The Bitey End of the Dog

Debby Lucken - Kids Around Dogs

October 03, 2022 Michael Shikashio CDBC Season 3 Episode 30
The Bitey End of the Dog
Debby Lucken - Kids Around Dogs
Show Notes Transcript

Did you know that children under 10 are in the age group for the highest risk of a dog bite?
In this episode of Fresh Bites for The Bitey End of the Dog, I chat with Debby Lucken who is the founder of Kids Around Dogs (KAD). We explore why children are more likely to be bitten, discuss risk assessment in dog to child directed aggression cases, and take a deep dive into the many ways we can promote safe and healthy relationships between dogs and children.

For additional resources on helping dogs with aggression, visit:

Here is the special link to The Aggression in Dogs Master Course and Expert Webinar Bundle. Offer expires on 11/1/22.

About Debby:

Debby Lucken is a fully qualified dog trainer with the Institute of Modern Dog Trainers and dog behaviourist with the International School of Canine Psychology. She is a member of the Pet Professional Network, ICAN International Companion Animal Network, the Pet Professional Guild, the International Association of Animal Behaviour Consultants, the Dog Training College and The Dog Welfare Alliance.

Debby has over 7 years’ experience working with dogs, and she specialises in helping families with kids to train and raise their dogs to be great family companions. Some of her clients have also gone and become great therapy dogs in schools and nursing homes.

Debby is the founder of Kids Around Dogs (KAD), which is an association of force-free dog professionals who specialise in helping families with children and dogs to live in harmony together.

Moreover, Debby has designed a successful protocol to overcome the fear of dogs in kids, which all of the KAD Approved Professionals are qualified to use.

Debby is based in Poole, Dorset, with her husband Gary, their daughter Molly, their 2 doggies Wilco the Pug and Winnie the Golden Retriever and Mario the cat.

Dorset is where Debby runs her dog training and behavioural sessions under the name of Pocodogs, however she delivers lessons and webinars globally (she is also bilingual, speaking English and Italian, which allows her to help more professionals and dog’s handlers around the world).

Kids Around Dogs is on Facebook, Instagram, Youtube, Twitter & TikTok

Support the show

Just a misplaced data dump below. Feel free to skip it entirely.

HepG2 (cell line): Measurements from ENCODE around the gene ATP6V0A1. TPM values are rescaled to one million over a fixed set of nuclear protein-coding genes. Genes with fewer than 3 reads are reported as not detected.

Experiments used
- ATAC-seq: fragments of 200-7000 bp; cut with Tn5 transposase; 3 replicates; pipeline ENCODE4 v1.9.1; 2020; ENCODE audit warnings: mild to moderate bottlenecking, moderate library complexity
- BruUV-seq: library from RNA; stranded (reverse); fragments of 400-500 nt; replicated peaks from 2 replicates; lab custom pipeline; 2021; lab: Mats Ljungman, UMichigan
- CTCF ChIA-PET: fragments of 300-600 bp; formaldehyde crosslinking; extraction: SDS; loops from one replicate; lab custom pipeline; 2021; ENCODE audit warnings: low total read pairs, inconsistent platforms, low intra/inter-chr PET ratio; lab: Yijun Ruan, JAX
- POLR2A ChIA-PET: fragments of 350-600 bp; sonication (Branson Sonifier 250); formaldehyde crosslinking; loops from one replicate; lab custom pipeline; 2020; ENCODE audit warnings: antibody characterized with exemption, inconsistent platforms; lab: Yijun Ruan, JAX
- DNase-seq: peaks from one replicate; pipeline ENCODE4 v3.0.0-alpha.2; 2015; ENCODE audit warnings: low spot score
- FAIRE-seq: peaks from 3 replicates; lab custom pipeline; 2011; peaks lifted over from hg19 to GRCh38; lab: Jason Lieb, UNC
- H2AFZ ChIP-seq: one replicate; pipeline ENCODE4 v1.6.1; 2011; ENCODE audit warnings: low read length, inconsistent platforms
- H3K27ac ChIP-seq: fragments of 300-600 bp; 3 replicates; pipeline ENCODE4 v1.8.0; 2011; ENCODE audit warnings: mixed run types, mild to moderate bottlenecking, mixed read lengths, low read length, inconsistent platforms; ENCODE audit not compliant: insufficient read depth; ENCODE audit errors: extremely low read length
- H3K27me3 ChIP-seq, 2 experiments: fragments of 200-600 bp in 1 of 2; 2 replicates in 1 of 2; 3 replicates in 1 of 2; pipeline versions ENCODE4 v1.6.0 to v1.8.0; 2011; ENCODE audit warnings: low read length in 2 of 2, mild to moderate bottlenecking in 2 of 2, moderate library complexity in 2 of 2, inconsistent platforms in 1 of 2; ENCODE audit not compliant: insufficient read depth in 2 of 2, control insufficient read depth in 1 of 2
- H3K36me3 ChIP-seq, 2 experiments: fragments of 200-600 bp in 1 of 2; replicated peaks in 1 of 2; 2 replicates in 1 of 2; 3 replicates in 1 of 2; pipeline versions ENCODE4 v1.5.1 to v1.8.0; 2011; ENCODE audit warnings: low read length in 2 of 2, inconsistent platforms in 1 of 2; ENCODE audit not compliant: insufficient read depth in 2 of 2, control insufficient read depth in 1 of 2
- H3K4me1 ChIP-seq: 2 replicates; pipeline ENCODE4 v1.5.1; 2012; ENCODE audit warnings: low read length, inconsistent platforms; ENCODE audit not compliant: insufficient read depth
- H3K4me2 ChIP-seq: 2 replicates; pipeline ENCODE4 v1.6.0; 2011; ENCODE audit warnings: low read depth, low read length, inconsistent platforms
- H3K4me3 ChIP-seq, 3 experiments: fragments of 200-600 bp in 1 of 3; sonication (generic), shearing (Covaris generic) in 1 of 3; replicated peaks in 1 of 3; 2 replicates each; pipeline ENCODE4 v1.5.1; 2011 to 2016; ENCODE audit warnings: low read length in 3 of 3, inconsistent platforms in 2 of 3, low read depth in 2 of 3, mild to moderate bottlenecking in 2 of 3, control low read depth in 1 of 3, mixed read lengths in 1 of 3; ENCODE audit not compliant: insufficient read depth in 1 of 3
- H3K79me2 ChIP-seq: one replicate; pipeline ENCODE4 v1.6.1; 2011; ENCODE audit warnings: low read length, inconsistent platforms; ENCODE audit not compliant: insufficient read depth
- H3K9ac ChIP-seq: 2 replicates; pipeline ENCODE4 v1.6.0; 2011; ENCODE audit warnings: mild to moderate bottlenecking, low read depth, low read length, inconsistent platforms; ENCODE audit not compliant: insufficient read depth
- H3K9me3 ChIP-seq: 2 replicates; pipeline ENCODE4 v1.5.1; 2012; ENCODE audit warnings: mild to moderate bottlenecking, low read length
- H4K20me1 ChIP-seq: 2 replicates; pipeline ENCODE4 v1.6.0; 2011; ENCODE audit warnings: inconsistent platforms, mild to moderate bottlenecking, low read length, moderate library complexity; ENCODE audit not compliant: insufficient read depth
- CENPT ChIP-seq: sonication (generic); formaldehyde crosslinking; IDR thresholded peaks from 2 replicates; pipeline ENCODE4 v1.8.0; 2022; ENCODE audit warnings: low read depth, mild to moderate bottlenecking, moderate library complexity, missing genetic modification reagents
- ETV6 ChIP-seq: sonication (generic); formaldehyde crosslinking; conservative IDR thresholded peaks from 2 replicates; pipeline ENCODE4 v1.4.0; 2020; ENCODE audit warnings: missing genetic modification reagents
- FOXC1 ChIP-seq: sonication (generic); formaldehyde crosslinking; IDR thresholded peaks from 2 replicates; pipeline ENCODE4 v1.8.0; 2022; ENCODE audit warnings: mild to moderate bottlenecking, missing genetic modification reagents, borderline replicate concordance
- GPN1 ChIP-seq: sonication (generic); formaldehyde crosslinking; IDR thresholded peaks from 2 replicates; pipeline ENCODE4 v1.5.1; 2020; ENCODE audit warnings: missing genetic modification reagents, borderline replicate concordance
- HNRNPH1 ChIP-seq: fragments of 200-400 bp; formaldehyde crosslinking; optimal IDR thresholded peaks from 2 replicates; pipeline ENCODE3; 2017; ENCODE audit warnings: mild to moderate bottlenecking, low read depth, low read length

Did you know that children under ten are in the age group for the highest risk of a dog bite? In this episode of Fresh Bites. For the bitey end of the dog, I chat with Debbie Luckin, who is the founder of Kids Around Dogs. We explore why children are more likely to be bitten, discuss risk assessment in dog to child directed aggression cases, and take a deep dive into the many ways we can promote safety and healthy relationships between dogs and children. And if you are interested in hearing more about applicable, tangible and immediate steps you can use with your own dog or in your cases, I just launched a subscription series called Help for Dogs with Aggression, which is an additional format to this podcast where I'll walk you through a variety of aggression issues and how to solve them. I'll be doing a solo show on this topic of Child Director Aggression. In this series as well. You'll find a little subscribe button on Apple podcasts where the fighting end of the dog is listed. Your support of the show is very much appreciated. Hey guys, welcome back to another episode of the Biting End of the Dog. This week we are going to be talking with Debbie Luckin about kids and dogs. Debbie is a fully qualified dog trainer with the Institute of Modern Dog Trainers and Dog Behaviors with the International School of Canine Psychology. She is a member of the Pet professional network. I can international companion animal network, the Pet professional guild, the international association of animal behavior consultants, the dog training college and the dog welfare alliance. Debbie has over seven years experience working with dogs and she specializes in helping families with kids to train and raise their dogs to be great family companions. Some of her clients have also gone and become great therapy dogs in schools and nursing homes. Debbie is also the founder of Kids Around Dogs Kad, which is an association of force free dog professionals who specialize in helping families with children and dogs to live in harmony together. Moreover, Debbie has designed a successful protocol to overcome their fear of dogs and kids, which all of the cat approved professionals are qualified to use. Debbie is based in Pool, Dorset with her husband Gary, their daughter Molly, their two dogs Wilco the Pug and Winnie the Golden Retriever, and Mariel the cat. Dorset is where Debbie runs her dog training and behavioral sessions under the name of Pocodogs. However, she delivers lessons and webinars globally. She's also bilingual, speaking English and Italian, which allows her to help more professionals and dog handlers around the world. Welcome Debbie, I'm really excited to have you on. Thank you so much Mike. I'm really happy to be here. So we are going to jump right into this topic of kids and dogs and since this is an Aggression podcast. I think one of the good topics to jump into. Maybe not such a good topic. But certainly a pertinent topic to this is the ethics and the risk of keeping a dog with a bite history in the home and how to determine those and make those decisions about is it right to keep this dog or is it safe to do so. And so I'd love to get your thoughts about what kind of dogs or kind of cases you're seeing in which you'd have to make that call as well as sort of your insight in what's tolerable especially in England, in the culture there. Yeah. So I don't know whether there is a massive difference in this between our countries or other countries as well. Certainly, probably some countries would favor the child over the dogs. In England, we love our dogs, though. We really do. Having said that, I really think that if someone has a dog with biased history really needs to consider the situation properly. Can they fully handle working with the dogs? Can they really keep the children and dogs separate? Can they truly make sure that they are always supervised and never left unsupervised? Can they also deal with situations like not having play dates because there could be risks of the dog getting overstressed and be triggered by children running around. It would make the family situation very different and they need to be honest with themselves and wondering why can I really do this? Can I give up on certain normal things? Because otherwise the dog would react to certain situations. So that's why I think if they can really sit with them as a family and discuss what they would have to give up on and what they would have to work on and can they really fully commit to everything, then it's fine. But if not, or even if there is a shadow of a doubt that might not work, they would have to do or take the brave decision, difficult decision for sure, to find a better family for the dog. That's what I think anyway. Yeah. And do you consider any specific variables in those kinds of cases such as the level of bite, if there is any, or the size of the dog or the age of the children? All those kind of more micro variables we might consider major. But also in the context of assessing all the components, they kind of are micro variables that add up to the big picture. Right. So what are important factors for you and saying, okay, this is a dog I can totally work with or maybe this is a dog I've got to have a conversation with the parents about. What are some of those aspects for you? Well, on the bite, it's funny you say that as well because very often people call me and go, oh, my dog is beating the child. And then you find out actually they didn't. There was that playful moment where unfortunately, indeed the mouth has touched the skin but it was different from a bite, basically. And so it's more about teaching the dog how to play with different toys and teaching the child maybe using different toys, maybe not playing with a ball, for example. But it's best to have a long tack toy so that way hand and dog, humans and dogs can still play together at a distance. So yes, I would definitely consider what we're talking about when we're talking about biting. And sometimes as well, you have dogs that might act aggressively even if there has not been a bite yet, but it might be foreseen as such. And so you need to consider that case as well, the age of the children, the family style as well. What kind of lifestyle do they have, if I may discuss a case, I'm actually working with a lovely family. The kids are from, let me say eleven and 13, so they're not little. But at that age, especially with the eleven years old, they still have that play, they still have kids, but they're not kids yet. So it's quite a tricky age actually, because they're growing up and hormones are all over the place. So it's actually a very difficult phase of life. So they want to have play dates by the same time they have activities. And then this particular eleven year old is into masks. So sometimes she's like wearing weird masks that I still don't get, but hey, that's fine. So I can see the dog being surrounded by those things. And while she is now adjust to the children, living in the home is very different when the kids have friends over, or even when the adults have friends over too. So the family, we have to sit down and talk about how different life was going to be. And they are extremely committed to the dog. So they've changed the structure of the house. It's changed completely. There are stair gates practically everywhere now. They have playdates, unfortunately, are a thing of the past. So the kids go to their friends if they want to sleep over or little parties and stuff, they go to their friend's house. Their friends are not invited to their house because the dog can't take it. And we are working really hard with these dogs and the family is fully committed to work a lot with her every day. And there is so much attention and protection, if you want, for the children to make sure that nothing happens. But the dog has full capability of biting. We work to make sure that nothing will happen and to slowly adjust to different noises, to different people. But it's taking a very long time and this family is fully, fully committed to do it. The kids also fully understand. They knew, right, okay, we're never going to have, for now anyway, we're not going to have a sleepover with our friends here. We need to go somewhere else. And they have accepted that. In fact, they have actually built a lovely shed summer house so that they can go there. In the garden, the dog is barking a little bit, so we're working on it, but at least there is a distance there. The dog cannot do anything to the kids that go there and again, it's only like one child at the time and we're working towards it, but the family is fantastic. I must say I was impressed on how committed they were to the massive change in lifestyle, home, everything. It certainly sounds like management is very proportional to the risk tolerance that have. Right, and you mentioned ages of the children in that case. How much does age factor into your cases? I know we talk about a lot when we're talking about kids and dogs around the different developmental stages. So when the infants and then when they start crawling and when they start toddling around with a little bobble heads and looking kind of strange to the dogs, how much do you factor that into your overall? Again, going back to the risk and the ethics of keeping a dog with a bite history or one that you're concerned about? Yes. So when the child is really small, I definitely worry more as well because you can't sit down and explain things to the child as well. So it's mostly left to the parents rather than the kid, especially as their toddlers. So literally maybe starting to walk and when that happens, their body is just so busy doing this thing, even though they might start to understand certain things, they just forget about them. Literally, their bodies and brain is so busy growing and learning to walk and learning to start touching things or grasping things. I'm done with all this, I'm too busy to worry about a dog as well. So there is a factor that means that leaves you with basically just the parents of the carers worrying about the interaction there. But at the same time, the parents of the careers might be really tired because they're looking after such a young child all the time and nowadays you still have to work as well and you have the house to look after. So chances are that those parents are just way too tired to also then worry so much about a dog. So I will keep that into consideration when visiting a family and I will ask them, how do you manage all this? Can you manage a toddler and the family and maybe work and keep your marriage going and the dog? Can you really do that? And sometimes when they are confronted with reality of everything they're effective living to deal with already, that's when they go, oh, I didn't think about that. So yeah, it's an eye open. Definitely. Age is a big factor as well. And it sounds like through your experience you develop this empathy for the parents side of going as well because we sometimes forget just how busy parents can be. And along those lines, what do you think other than the parents? Maybe their guard gets dropped down because they're so busy or they're tired or their life comes at them. What are some of the most common reasons for children to get in trouble with dogs? And that's a broad question. I know we might break that down into age groups, but in your experience, in the cases you're working with, you have quite a number of cases you're seeing for this issue. What are some of the most common things parents should look out for? If you had to make a list. Of that, the first thing I know it sounds so obvious sometimes, but the first thing is the lack of active supervision. By active supervision I mean the parents who care, being there with the child and dogs when they are in the same room set together, but not being on your phone, not watching TV or the next Netflix thing, but actually be present with the child and the dog. So that is the biggest thing for sure, the fact that they think oh, they'll be all right and I'm just going to go on Facebook for a minute and 6 hours later it happens to the best of us. So definitely that is the biggest thing, the distractions of life getting in the way of being really present with the dog and the child. The other thing is also being tirage. I think maybe I speak for experience because my daughter Molly was still joking but she was the kind of child that would just cry all the time. So I remember well being so tired that I just wasn't even sure what happened. I don't even know what day it was, that kind of thing. And I remember also when she was very little, having to drive around because she would not fall asleep if not in the car. And thinking about it now, I think, oh my God, I was driving so tired out of my face and yet somehow I got somewhere and even took her back home. We are obviously both alive, but I did drive being super tired for not sleeping. So I was both in danger there and the same thing would happen with the dog. And you just think, I'm just going to see the back of my eye lead for a minute for that second. And yet it does take a second there. When you have the toddlers, what happens is they start to walk, or they're walking, but they're still a bit wobbly, not quite on their feet properly yet, and they use anything in their grass to make sure that they can stay upright. They may use the sofa, they may use a chair, they may use the dog. It's very easily done to hold on to that tail, the fur, the ears to prompt them up. And obviously that could be quite upsetting for the dog. So that's another thing to consider when we're talking about little ones, when instead we're talking about older children. There is a phase in life where children almost become a little bit selfish, right, and they lose their empathy, so they think that what they're feeling is what everyone else is feeling. So if they are happy, everyone else is happy. If they're sad, everyone else should be sad, say that they're eating some ice cream, so they're happy because they're eating ice cream and they found the ice cream the flavor they want, and then their friends going after them and they go, Sorry, we're not of ice cream. Their friends will obviously be upset because they're not ice cream. But there is a phase of life where the child goes, I don't care, I'll go, Ice cream I don't care so much about. So what happens then is that they lose empathy for animals as well, so they could lose empathy for their dogs too. So what we can do in that situation, instead of maybe the child stopped caring for the dog, or not understanding that the dogs need to go to the toilet, that kind of thing, because they have gone to the toilet, so I don't care about you. We can turn that around and make some points for the child to have maybe some kind of chart or a little chore planner, if you like, so that the child is reminded of the needs of the dog and that can also help towards them building or rebuilding their empathy as well. So it can be very educational for the child to use, if you like the dog in the situation. Is there a certain age range for that child you're describing? Yes, so roughly, it starts from about seven can be about as young as seven years old, too, well into their teenagehood. So, yeah, late teenagers as well. I was just going to say, I've seen some of that in my 16 year old, or soon to be 16 years old sometimes, but he is very rapid to animals. One of the aspects that gets kids in trouble, you were just mentioning, and not something we think about, is this very small toddlers using dogs sort of as a support beam to draw a ladder to pull up onto when they're tripping and falling, and so they do a lot of tripping and falling. I know I've got two kids that have gone through that stage and you mentioned sort of also this lack of empathy that can come at certain ages. How about some other common reasons or context, maybe? I think resources are a big one, right? Do you want to talk maybe more about that? So, yes, for example, when we're talking about our children, they have a lot of toys and that can be an issue, isn't it? I can talk for experience as well as obviously with other clients, but my own daughter had now a bit less, I must say, she's ten but now it's more about internal technology rather than plushies or things like this. But she used to love and she still does a certain degree, plushies and Caddy toys and stuff like that. And the thing is, we have a retriever, so Winnie loves her plushes and loves Evan and plushes and she's a retriever, so she's got to retrieve. So she sees a Caddy toy. It's a fair game, isn't it? She goes there while it's here, it's got to be mine. And so she will carry around and if left her on the bike, she will destroy a plush, to be fair, very easily done. And that can create a bit of a problem between the child and the dog. And what I see very often happening with clients is when the child goes, but that's my toy. So it goes up to the dog and literally takes it away from the dog. And maybe the first time the dog would go, oh, okay, fine. The second time you might even have a dog. They go, oh, okay, fine, take it. But by the third time you might have the dog. That's worked out. If the child comes over and tried to take something away, then the child is a thief. So the dog will act in ways that might protect the item is in place, she's adorable, whatever. And as we know, things like this can turn quite nasty as well, and we don't want that to happen, so it's always again, my biggest thing is to prevent that from happening, of course, so that we don't have a bite from things that could have been preventable. And so I always insist to my clients to pay their dogs for their toys, even if the toy wasn't there to begin with. And I always tell my clients as well, and the little kids, or any age kids, to have a jar of trips, and that's like the coin to pay the dogs for the toys. And normally you want to go for the really good stuff, such as hot dogs and things like this, but a lot of children don't like to touch hot dogs, they don't like to touch cheese or things like that, but dry Kebbles are something that children don't seem to mind to touch, although they're not as good, in my opinion. There you go. So I will ask him to have a little jar and it's just for the kids. So it could be like in our house. The jar is a located jar because I'm giant. But they could have their own personal jar and if there are more than one child in the family. I recommend to have their own jar each. So it's a bit more personal as well. And they can go to the jar and get a few treats and pay the dog for that toy. And the other thing is to remind them, try to be more tidy if you possibly can, which is really hard with kids but that is definitely toys are a massive problem when it comes to resources around dogs. Yeah, I love that strategy of incorporating something fun for the child to do that makes sort of incentive to do it. And of course the lower level cases we'd have to be careful with the more severe cases about, of course the management and the safety involved. And so a question that I had from one of my students is what about trainers? For the trainers listening in that may not have children themselves and so might not recognize something like you had just mentioned something insightful as a parent. It's like maybe they don't want to touch the slimy treats they want the more like cheerio style treats or something like that. Little things like that we might not think about unless we've experienced our kids waking us up at 300 in the morning expressing those feelings that they don't want to hear that slimy food. Right, so what are your suggestions there for the trainers to kind of navigate this and learn more? So this is going to be a little controversial in a way, but I often think that the dogs and cats are not that different from each other. So even to professionals who don't have children and there's so many of them and I completely respect that decision, might also be outside of their own decision anyway. But think of the kids who are working with as dogs. Some dogs will really like the hot dogs, some really like chicken, some really like cheese, some are really happy with kebble. So there'd be different I would say be prepared for anything when you go to your client, have your pouch with different bags of different rewards and treats and each bag should have their individual bits of treats. So one little bag would have the chicken, one little bag would have some Kebbles, one little bag will have cheese, for example, and keep them separate. But also in case there are allergies as well. That way when there is a child you can just get the bags out and go, which one do you want to use? And then it will be up to the child. You can even if the child is happy and old enough to do it. If not, it would have to be the parents helping stepping in or the parents themselves. They can even do a little game to find out what the dog likes best. And they could have, I don't know, a little bit of humming one hand and a bit of kebble in the other hand and close them to fist and then present it to the dog and see which one the dog will go for first. That way they might even be more interested in holding a little bit of ham because their dog prefers it. So they might want to do something that the dog really like. That could be also a little alternative but definitely be prepared for anything, just like you would if there were no children in the house and you just go and see a dog and it's the first time you see the dog, what food is he going to prefer? So yeah, I normally have literally like a little buffet in my pouch. What are you going to like then? We do that even if there were no kids in the family, I'll just go and see the dogs the first time I see the dog. What's your favorite thing? Generally, I don't know, so I'll shop with everything just in case. Do you feel like there's some cases where it's kind of almost essential you do have some experience with children or maybe have worked with children in some other regard? So a case that might come to mind, a child with a certain disability and learning more about how to accommodate that particular aspect in the case to make it more successful, do you recommend maybe bringing in a colleague or somebody else or even talking to somebody with knowledge about that particular aspect? Absolutely. If you're going to see a child of a certain age range or certain special needs and you just either don't have the experience or you're not sure you can handle that situation, I really do hope that a professional will think, actually I could do some help. So rather than going in alone, they could learn from someone else. So they may ask a colleague or someone else that they know have this kind of experience and maybe ask to shadow them so that they can learn. And if that's not possible, then just recommend them. But definitely I wouldn't try to just wing it and see what happens because there is too much at risk. And also I feel it would come across a bit unprofessional in my opinion. We don't know everything and we don't know what we don't know, but we can always learn. So I learned from a bit of experience with having a child, but then when it comes to special needs, I work with other professionals, I studied on that, otherwise I wouldn't have known either. So yeah, definitely, yeah. And if you think about the flip side of the coin there too, even, it's just the picture it creates for the client that they see you seeking out that additional information for their particular case. I think there's a lot of benefits to that from building trust and rapport with that client as they can see that. So I'm going to shift gears to sort of a heavier topic and that is a couple of different things, but one of the topics I want to start with is kids that are bitten by the family dog and now they're afraid of the dog. And I was talking about this on other podcast episodes about the lack of resources for dog bite victims. There really isn't much out there when somebody is looking for professional help on that particular topic. There's lots of options for therapy and support in that aspect but not a lot on the specific topic of I've just been bitten or attacked by a dog and experiencing significant trauma or distress when I see your dog. When it comes to children especially. We can all I'm sure recognize the potential impact later on down the line as they get older and how it affects them into adulthood if that issue is not addressed or worse. We continue to try to keep that dog in the home with a child that's afraid or we're not recognizing that or maybe the goal is maybe the child's showing some fear but everybody's agreeing we could continue to work with that case in hopes of a successful outcome keeping the family dog in the home. So what are your thoughts there? Do you have any resources or additional strategies for working with the kids that have been bitten or have experienced some behavior directed at them that they're afraid of? So I designed a protocol to help children who are scared of dogs overcome their fear and is touchwood very successful so far. What happens in the protocol is that we do cover the therapy side with cognitive behavioral techniques. We have some online sessions and in those sessions we actually teach children and those are without a dog present first we teach children about dogs so we use canine body language, we use the knowledge of what dogs do effectively, why are they here kind of thing. So that in those sessions the children are not put in any situation they don't want to be. So everything is on screen and there is no direct interaction with the dog straight away but we're getting the kids to get to know dogs so it's almost like a rebirth into the dog world. So what they have learned after a bite is that dogs bite and it's painful when it happens so they should be scared of them but what we want to teach them is that there is something else that you don't know about dogs and we're teaching you that and we are emphasizing it and then during the week. During the time the child is not with us in the session. Basically it's up to the parents or the parent to keep up the work we give them weekly tasks to do and we use cognitive behavioral techniques to basically change their mind about dogs. CBT is basically when your brain forms an idea and what we do, we get the idea out of the brain, we play around with it like a rubic puzzle. We play around with it, we make it better, we make it positive and happy and then we chuck it back into the brain so the child keeps a positive attitude towards dogs instead. So then during the week that happens with the procedure of the parents and then after the online lessons or as we do. In them, see how the child is progressing, then we start to introduce a dog. The dogs are assessed as well, so we want to make sure that the dogs are happy to be working with children because we don't want to push any dog to do what they don't want to do. We chose a location the child knows very well. Literally, the first session is in front of the house. We don't even go anywhere. And again, we don't push the child into do anything they don't want to do. Do they want to hold the lead with us? Fine. Do you not want to source? Okay, so we go with the child's limits, if you like, never pushing those. And I think he's been so successful because the child never feels like they have to do something they don't want to do. And that's also why I don't agree with parents. That should have been a bite that would keep the dog if the child then has become scared. And I don't agree so much with parents who adopt a dog because the child is scared of dogs. So they think, oh, that's it, let's solve it like that. That's not a great solution because effectively the child then is completely forced to live with the object of their fear in the same house. And I always feel that children should be safe in their home at least. So I don't really like to see them. I discourage family. My child scared a dog, so I was thinking of getting a dog. What do you think? I would discourage that. And I think that when we give them so much power, we give the children so much power to choose, very often they go, oh, that I could choose maybe to help you walk the dog with the same lead. I wouldn't just keep the lead to the child and I'll see you later, we hold it together. Or maybe I can ask the dog to lie down and I'll chuck a little bit of food to the dog. Things like this little way of engaging with the dogs, they might feel that they have more power over that decision. So much so that they decide to do things that they wouldn't have thought of before. And it's lovely to see it's lovely to see how empowering it is for them. Yeah, choice and control is something we talk about all the time with dogs because you are using it with children, which is exactly really cool to see. And that's what I was saying. Very often it sounds weird, but very often when we work with dogs and children go, oh, you guys are quite similar, actually. So even if you don't have kids but you work with dogs, I can relate the two. So I'd love to talk a little bit more about some of the more severe cases here. So we were talking about just before we hit that record button about the child's fatalities and the differences between different countries. You're in England, I'm in the US, but there's a lot of similarities in what happened and the number of fatalities that are happening to certain age group children has slightly increased over the last couple of years here in the US. What are your thoughts there? Are you seeing the same things happen in your area of the world where you're getting a fatality to a child and you're seeing the same circumstances? The reason a lot of those are speculation, of course, because we're going on media reports, but as a trained professional you can kind of sometimes profile a case or make some assumptions about it based on your expertise. So what are you seeing there on your side of things? So. Just like you. I agree that you can see there is an increase on dog bite and fatality as well. Unfortunately. Again on litter kits. Toddler age seems to be bigger. Although there has also been a very young baby not long ago in Wales and although. As you say. A lot of it has to be speculation because the media talks about that case for that one day and it leaves you with the police is investigating and then you never hear about it again as if it never happened. Which is actually quite disappointing because if you talk about it and people will be more aware and perhaps they will question having a dog in the first place before anything happens. The thing I've seen happening more and more is that adopting a dog or getting a dog is almost as easy as getting yourself on your pair of shoes and I don't think it should be that easy. So that's something I've noticed and then, I don't know, a week or two later something happens and you go, oh my gosh, a week? The dog doesn't even know where it is in a week. And yet the family might again speculation. But might assume that the dog has become familiar with the location. With the house. With the family. And so they may take more liberty around the dog. But effectively it's perhaps a lack of research before adopting a dog and too much trust in the animal and not having given the animal enough time to effectively get into the place and to even reveal his real personality in a way there is just not enough time. So it's a series of events that you see coming together too often and it could have been due to the pandemic and how I think we all seen during the pandemic and massive increase of adoption of dogs. And even though the prices. I think in America is the same. Prices for dogs went up an incredible amount of money and yet people were paying them because it was finally time to be home and we can finally have the dog that we always wanted or we need a companion. So let's spend that money and that has obviously increased in number of breeding of dogs because people could see money in that it's a chain of event. It's not a pretty one. And now I think that now that life is back to normal, we see still a lot of people breeding dogs, but they realize that the prices need to go down because people are not buying them like before anymore. And you get, like I said, a dog, like a pair of shoes but cheaper. I'll give you a discount because the sky is blue today. You get a discount on a dog like you get a discount on a new top. It's so much wrong with it, isn't it? And again, people might just get a dog on a whim because they go, oh look, it's cheaper today, I'll get a dog and there isn't enough thought of research behind. I think, yeah, I think it's a supply, it was definitely a supply issue, supply and demand, as many other things that we experienced during the pandemic and just a back up to your point too, about not giving enough time to the dog. So they go out and get a dog and then you hear about these really tragic cases where a week later, even the same day that they bring home, and this is usually in the cases of infants or newborns in which something horrific happens and it's usually in a shorter time frame. And my suspicion, again is, again, there's no definitive research on this because unfortunately, a lot of those cases nobody can go and investigate after because the evidence is destroyed, meaning the dog. And it's a tragic outcome, of course, for all involved. But I suspect that if we took more time just to build that relationship. The relationship aspect of the dog learning who's part of the family and the dog learning to be part of that family. I'm not certainly equating humans to other species. But if you look at it in similar aspects of a dog that has a history of maybe killing or chasing and hunting down small critters cats or squirrels and then that same dog goes home to a place with a cat. There's a high risk of injury to that cat until the dog has learned that that cat is part of the family. Based on the interactions and observing how the rest of the family interacts with that animal or maybe another animal of a small species, a ferret or some other furry critter. And at first you're often as a professional going like oh my gosh, how did this ever get successful? Or isn't there a severe risk of death or injury to this animal? But after some time it completely changes. The dog gets along marvelously with that other animal in the home, whether it's a ferret or a cat or a human. And I think a lot has to do with that. It's just establishing that relationship so the dog knows who is part of the family because the dogs aren't being adopted because of their aggression towards every human. They're perfectly fine with the parents when they bring the dog home and they go and meet the dog. And then that tragedy happens when the dog meets the infant. That is not sure, maybe that's even part of the family. If a dog has, for instance, never seen a child or a baby before, it must be really weird. And they make those super cute but strange noises and they move funny. Some don't even walk yet. So when they walk, like I said, they're not stable and they wobble a little bit. It must be super strange for a dog to see these small creatures, we might argue. Yeah, that instinctive drift is happening there where that particular stimulus is eliciting, that sort of overt response uncharacteristic of the dog. But it can happen, unfortunately. I certainly don't want to end the episode on that note. So if you had a kind of a takeaway from all the work you're doing, if you had one piece of advice for all parents out there to ensure a successful outcome, whether it's a dog they just adopted or a dog they've had for years and maybe showing some issues, what would that be? I love to involve children in anything to do with the dog, from training to feeding to changing the water, picking up the poo if they want to. That novelty went off real quick. Exactly. But if you can really involve the children involved, the children, anything, you can do a little game like hide some treats in the living room and get the kids to hide the treats for the dog and then let the dog find them, play some hide and seek. All that also helps with training. But get the kids involved in activities with the dog so that the dog doesn't only see the child as a toy or something that could be problematic, but they actually see someone that is helping them with fresh water, that is getting the bowl of the breakfast ready, that is inventing new fun games for them to do together. Get the child to read to the dog if they're the right age or to just tell funny stories to the dog. They don't have to be able to read, they just come up with fantastic story, little ones. Get them to be creative or do a little portion of the dog. There are so many creative activities that they can do around the dog. So I would love to see more of that because I think it's so important, especially. Yeah. So getting back to that theme of relationship and the human animal bond really is such an important piece of this. Debbie, thank you so much. Where can people find you and what are you up to these days for projects? So, as you mentioned before, and as you know, because you've been also a guest for kids around dogs. You came to have a great mentor session for us. Thank you very much. So Kids Around Dogs is, as you mentioned before, an association of professionals and we help children and dogs to live happily and safely together. So that's what I do. We are all over the UK and Canada, US and Ireland, and we welcome professionals from all over the world. So if anyone is interested to join us, they can send an email to or you can go on the website, kitsaronddogs Co. UK and get the information there. Excellent, everybody. Look for those links in the show notes. I'll be sure to put them there. Debbie, thank you again and I hope to see you again in the future. Thank you so much. It was great chatting to you. Really lovely. Thank you. It was a pleasure chatting with Debbie and hearing her insights on helping families with children and dogs live in harmony together. I'd also love to hear what you would like for additional topics in future episodes of both The Biting and The Dog and The Help For Dogs With Aggression subscription series, you can reach out by emailing. That's I'd love to hear from you and I thank you for turning into the show. Stay well, my friends.